The sales rep onboarding hack

A lot of companies selling complex, technical products spend weeks, or even months, training new sales reps before they let them interact with real prospects.

You don’t need to do that, because today you’ll learn how to train sales reps to make sales calls from day one. Turn new hires into product experts at the speed of startup, so they'll be able to answer any question right away.

It’s a scalable strategy for training and onboarding new sales hires a lot faster.

Practice trumps theory

Don’t just shove training materials down their throats, but expose them to real-world scenarios.

It’s like learning to swim - you can’t learn it by reading about swimming. You need to actually get in the water.

The documentation you give them is just a life jacket to keep them afloat, not a boat that prepares them for getting in the water.

Create a new sales rep training manual

What are the 20% of questions that prospects ask 80% of the time? What are the 10 to 20 most common things they want to know?

Write down these questions.

Then write down the short and concise answers.

(Involve the most successful members of your sales team in creating this training guide for new sales hires). You’re basically creating a sales objection management document.

Have your new sales hires study this document, so that they can confidently answer the majority of questions prospects ask.

Don't know the answer?

What if a prospect asks a question the new sales rep hasn’t been trained on?

Train your new sales reps to say this:

  1. That’s a great question.
  2. I don’t know the answer for this,
  3. but I will find it out for you. I will go to a person in the company that’s the best person to answer this and I will make sure to come back to you with an honest and accurate answer today – is that ok with you?”

This accomplishes two important things:

  • It enables your sale reps to get the right answer to the prospect, and learn more about your product.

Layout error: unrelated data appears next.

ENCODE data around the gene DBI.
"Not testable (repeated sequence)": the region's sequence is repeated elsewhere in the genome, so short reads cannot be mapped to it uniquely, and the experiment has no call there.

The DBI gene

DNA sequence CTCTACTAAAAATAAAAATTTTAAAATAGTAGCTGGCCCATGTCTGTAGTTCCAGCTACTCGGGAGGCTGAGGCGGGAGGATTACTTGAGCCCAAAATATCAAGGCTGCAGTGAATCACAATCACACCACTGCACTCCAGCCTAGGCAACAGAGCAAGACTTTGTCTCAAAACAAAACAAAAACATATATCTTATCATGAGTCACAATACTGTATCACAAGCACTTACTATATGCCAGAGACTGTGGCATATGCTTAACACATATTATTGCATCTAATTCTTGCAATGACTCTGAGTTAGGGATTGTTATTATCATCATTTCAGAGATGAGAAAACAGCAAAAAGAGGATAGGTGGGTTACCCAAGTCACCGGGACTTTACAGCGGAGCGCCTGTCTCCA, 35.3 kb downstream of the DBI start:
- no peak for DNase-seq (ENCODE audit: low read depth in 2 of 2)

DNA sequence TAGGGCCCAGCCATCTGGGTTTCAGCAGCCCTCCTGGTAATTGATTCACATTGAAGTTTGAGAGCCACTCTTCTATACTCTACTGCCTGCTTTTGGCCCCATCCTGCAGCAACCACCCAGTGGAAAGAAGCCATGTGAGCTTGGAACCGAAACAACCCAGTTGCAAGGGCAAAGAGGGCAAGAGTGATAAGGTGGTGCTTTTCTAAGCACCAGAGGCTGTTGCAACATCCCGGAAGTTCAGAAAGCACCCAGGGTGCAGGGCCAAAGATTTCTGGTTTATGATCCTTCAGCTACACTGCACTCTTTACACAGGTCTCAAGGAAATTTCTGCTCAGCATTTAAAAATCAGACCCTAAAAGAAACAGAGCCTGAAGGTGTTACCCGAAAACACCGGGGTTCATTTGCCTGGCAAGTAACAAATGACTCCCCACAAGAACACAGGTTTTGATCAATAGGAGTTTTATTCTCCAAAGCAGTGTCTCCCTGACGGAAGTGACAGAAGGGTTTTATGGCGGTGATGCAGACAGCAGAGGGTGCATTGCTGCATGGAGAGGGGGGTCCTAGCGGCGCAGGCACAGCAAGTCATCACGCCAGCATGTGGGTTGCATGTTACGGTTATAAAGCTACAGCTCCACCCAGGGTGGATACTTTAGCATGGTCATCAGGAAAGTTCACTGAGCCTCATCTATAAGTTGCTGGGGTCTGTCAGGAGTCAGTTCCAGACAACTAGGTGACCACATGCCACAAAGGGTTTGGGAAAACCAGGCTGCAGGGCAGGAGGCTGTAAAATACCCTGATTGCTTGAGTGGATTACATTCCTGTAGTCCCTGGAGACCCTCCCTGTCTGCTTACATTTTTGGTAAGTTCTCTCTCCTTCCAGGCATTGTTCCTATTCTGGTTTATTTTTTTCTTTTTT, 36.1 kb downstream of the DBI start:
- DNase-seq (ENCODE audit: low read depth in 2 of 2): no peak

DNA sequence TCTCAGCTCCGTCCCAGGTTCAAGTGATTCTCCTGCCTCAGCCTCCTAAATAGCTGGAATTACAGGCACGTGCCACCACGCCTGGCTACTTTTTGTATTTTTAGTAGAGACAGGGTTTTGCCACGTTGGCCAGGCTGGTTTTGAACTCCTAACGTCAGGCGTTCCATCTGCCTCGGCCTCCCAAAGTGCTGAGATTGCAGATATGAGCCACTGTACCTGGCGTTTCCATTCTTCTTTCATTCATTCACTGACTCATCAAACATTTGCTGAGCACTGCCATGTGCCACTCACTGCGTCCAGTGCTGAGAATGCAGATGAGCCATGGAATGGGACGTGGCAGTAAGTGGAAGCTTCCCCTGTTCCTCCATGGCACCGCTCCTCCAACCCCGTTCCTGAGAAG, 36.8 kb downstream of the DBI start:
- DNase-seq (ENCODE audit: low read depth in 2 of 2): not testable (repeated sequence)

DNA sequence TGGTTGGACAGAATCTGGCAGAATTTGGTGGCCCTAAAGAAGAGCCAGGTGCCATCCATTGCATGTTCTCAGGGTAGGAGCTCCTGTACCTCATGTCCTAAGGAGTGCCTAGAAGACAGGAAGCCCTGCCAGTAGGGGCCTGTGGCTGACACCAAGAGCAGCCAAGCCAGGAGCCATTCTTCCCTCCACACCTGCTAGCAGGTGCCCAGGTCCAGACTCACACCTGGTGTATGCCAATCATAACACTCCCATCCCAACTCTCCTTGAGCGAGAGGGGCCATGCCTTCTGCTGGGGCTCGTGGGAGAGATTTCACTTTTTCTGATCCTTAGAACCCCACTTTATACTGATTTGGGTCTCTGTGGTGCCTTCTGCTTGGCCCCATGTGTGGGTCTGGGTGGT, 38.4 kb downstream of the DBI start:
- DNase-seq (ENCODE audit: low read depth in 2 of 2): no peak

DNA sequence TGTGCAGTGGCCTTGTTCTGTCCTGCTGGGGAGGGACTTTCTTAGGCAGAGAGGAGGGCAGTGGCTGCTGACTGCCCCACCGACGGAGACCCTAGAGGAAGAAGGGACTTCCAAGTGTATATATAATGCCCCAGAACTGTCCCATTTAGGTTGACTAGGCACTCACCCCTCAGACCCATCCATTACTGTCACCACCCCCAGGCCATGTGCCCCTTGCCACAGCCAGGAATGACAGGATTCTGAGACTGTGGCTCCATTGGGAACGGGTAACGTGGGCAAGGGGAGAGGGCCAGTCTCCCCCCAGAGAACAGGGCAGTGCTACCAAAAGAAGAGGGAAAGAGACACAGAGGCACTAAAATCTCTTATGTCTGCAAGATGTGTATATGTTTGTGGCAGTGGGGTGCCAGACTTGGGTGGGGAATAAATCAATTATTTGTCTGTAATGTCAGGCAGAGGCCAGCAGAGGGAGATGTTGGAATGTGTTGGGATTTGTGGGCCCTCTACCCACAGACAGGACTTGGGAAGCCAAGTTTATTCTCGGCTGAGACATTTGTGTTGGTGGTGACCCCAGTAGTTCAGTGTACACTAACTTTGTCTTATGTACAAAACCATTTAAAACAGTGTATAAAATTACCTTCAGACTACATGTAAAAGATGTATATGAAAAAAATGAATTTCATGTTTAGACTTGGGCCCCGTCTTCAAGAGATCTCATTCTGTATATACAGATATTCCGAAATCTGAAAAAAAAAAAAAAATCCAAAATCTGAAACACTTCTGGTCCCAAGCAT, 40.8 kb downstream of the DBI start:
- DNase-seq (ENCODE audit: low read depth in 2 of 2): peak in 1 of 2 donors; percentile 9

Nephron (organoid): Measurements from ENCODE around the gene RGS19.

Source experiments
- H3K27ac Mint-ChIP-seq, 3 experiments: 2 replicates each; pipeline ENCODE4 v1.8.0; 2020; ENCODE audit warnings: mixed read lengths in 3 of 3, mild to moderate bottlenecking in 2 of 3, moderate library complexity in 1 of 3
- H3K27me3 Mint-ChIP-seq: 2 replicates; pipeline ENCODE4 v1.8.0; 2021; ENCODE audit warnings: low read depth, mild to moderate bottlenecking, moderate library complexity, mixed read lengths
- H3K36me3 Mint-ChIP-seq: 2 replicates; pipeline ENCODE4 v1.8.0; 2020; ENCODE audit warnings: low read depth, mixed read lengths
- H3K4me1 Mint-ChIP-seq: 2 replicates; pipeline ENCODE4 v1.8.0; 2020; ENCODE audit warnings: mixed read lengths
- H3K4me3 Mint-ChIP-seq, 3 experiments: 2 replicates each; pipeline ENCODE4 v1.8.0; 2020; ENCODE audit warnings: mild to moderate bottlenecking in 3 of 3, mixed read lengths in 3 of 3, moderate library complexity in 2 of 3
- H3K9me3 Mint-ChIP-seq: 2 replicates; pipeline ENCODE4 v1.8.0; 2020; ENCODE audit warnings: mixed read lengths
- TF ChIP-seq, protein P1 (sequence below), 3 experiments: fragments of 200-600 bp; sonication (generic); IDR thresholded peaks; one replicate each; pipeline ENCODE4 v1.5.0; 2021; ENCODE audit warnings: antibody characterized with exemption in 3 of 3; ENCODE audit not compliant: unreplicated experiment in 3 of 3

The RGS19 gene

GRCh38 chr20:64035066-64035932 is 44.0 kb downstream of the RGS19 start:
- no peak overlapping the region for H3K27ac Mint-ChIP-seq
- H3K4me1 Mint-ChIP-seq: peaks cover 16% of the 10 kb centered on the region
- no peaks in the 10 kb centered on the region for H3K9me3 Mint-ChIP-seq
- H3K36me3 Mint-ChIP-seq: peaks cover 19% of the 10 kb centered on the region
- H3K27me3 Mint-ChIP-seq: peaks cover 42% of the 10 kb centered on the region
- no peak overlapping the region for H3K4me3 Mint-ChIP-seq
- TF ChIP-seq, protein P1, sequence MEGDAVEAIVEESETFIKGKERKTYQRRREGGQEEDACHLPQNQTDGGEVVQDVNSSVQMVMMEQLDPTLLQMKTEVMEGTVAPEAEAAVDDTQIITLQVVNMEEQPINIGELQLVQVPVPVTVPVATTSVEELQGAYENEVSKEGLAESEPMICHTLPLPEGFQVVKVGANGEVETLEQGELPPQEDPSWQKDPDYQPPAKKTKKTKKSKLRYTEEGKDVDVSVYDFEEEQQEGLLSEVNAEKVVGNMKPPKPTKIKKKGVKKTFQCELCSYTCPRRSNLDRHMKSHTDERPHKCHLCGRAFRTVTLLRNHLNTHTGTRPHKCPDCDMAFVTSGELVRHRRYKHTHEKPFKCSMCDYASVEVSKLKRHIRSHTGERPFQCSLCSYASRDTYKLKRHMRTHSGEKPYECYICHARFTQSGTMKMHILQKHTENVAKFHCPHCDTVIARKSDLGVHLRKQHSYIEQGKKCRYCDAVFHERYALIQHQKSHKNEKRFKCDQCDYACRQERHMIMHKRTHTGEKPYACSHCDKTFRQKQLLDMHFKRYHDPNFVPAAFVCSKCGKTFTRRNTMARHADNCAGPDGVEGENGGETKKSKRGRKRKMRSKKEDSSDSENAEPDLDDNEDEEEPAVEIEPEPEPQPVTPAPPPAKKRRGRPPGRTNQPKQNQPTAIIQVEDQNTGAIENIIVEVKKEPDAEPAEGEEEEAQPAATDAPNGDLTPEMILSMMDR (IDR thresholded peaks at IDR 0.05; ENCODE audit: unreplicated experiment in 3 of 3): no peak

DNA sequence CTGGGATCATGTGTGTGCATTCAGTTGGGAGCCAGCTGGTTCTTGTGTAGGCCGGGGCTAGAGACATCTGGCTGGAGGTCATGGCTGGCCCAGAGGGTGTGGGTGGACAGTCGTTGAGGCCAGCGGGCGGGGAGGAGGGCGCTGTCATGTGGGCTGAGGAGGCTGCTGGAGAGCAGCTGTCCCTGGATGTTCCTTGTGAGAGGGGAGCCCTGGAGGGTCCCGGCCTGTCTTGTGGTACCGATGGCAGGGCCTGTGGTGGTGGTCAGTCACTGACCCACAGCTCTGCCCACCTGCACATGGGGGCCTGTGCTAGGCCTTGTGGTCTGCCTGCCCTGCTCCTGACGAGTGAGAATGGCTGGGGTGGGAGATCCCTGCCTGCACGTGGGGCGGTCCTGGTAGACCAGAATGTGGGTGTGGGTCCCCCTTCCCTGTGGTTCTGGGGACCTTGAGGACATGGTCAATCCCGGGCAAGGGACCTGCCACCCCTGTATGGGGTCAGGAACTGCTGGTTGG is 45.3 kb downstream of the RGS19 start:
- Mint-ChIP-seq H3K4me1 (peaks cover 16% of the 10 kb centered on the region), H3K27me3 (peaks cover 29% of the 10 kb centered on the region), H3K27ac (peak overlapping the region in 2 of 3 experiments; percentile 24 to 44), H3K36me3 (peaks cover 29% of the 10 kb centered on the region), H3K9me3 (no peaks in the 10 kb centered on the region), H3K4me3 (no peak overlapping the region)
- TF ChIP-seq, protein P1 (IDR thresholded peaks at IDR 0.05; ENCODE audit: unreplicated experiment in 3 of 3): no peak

• It creates trust, because it’s authentic and truthful.

We called hundreds of thousands of people when we were still running our outsourced sales force, and nobody ever was upset about this. People often appreciate getting such an unexpectedly candid answer from a sales person. They'd rather havehonest answers later over bullshit answers now.

But what if it’s a super-simple question?

Some questions are so basic that it can be almost embarassing if a sales rep doesn’t know the answer. Things like: “How long has your company been in business?”

How should a new sales rep respond if he can’t answer such a simple question?

Same formula, just add these words after “I don’t know the answer”: “...because this is my first week. I just got started here.”

Nobody is mad at people who are new at a business. Everybody has been in that position and knows what it’s like.

What’s your company culture?

Don’t expect your sales people to be perfect and know all the answers. It’s going to create pressure for them to bullshit when they don’t know the answer.

They will just say things like: “Oh we have been around for three years.” - “Why did you say that?” - “Well, I didn’t want them to know that I don’t know and embarrass us.”

You know what's embarrassing? Having to make up lies instead of giving forthright replies.

Just be honest. It’s an opportunity to stand out from the crowd, and it starts with the way you onboard new sales reps.

Don’t require them to have all the right answers - require them to have the right attitude.

Flip it, and reverse it.

Here’s how you take this to the next level. Have your sales reps respond to questions they can't answer as follows:

  1. Great question.
  2. I don’t know the answer (because I’m new here).
  3. But I’ll find it out for you.
  4. In the meanwhile, let me ask you: what would you want the answer to be in a perfect scenario?
  5. Why?

That fourth and fifth step is where the magic happens.

Have them tell you what they want and then ask them why.

Flip the question around, and turn it into an opportunity to learn more about your prospects, to understand them better, to qualify them.

Here’s some questions that will be helpful for this step:

  • What would be your ideal answer?
  • How are you going to use this? / What’s the use case?
  • What is the work flow when this is relevant and important?
  • What do you want the answer to be and why is that important to you?
  • Tell me a little bit more about your company/team, and by the end of the conversation I will make sure to come back with any missing information.
  • Why do you want that to be that way? Why is this important to you?

Typically what happens with new sales hires who don’t ask these questions, is that they don’t provide enough context.

They’ll go to the engineer and say: “Somebody ask me, how do you configure this on the API level?”

Engineer: “What’s the use case for this question? Why is this relevant?”

New sales rep: “I don’t know, I just put down the question, I didn’t ask them anything about it.”

And then an engineer can’t provide them with a good answer, because they lack context.

Most sales leaders teach new reps to give the right answers. Great sales leaders teach new reps to ask the right questions.

Most sales leaders teach new reps to give the right answers. Great sales leaders teach new reps to ask the right questions.

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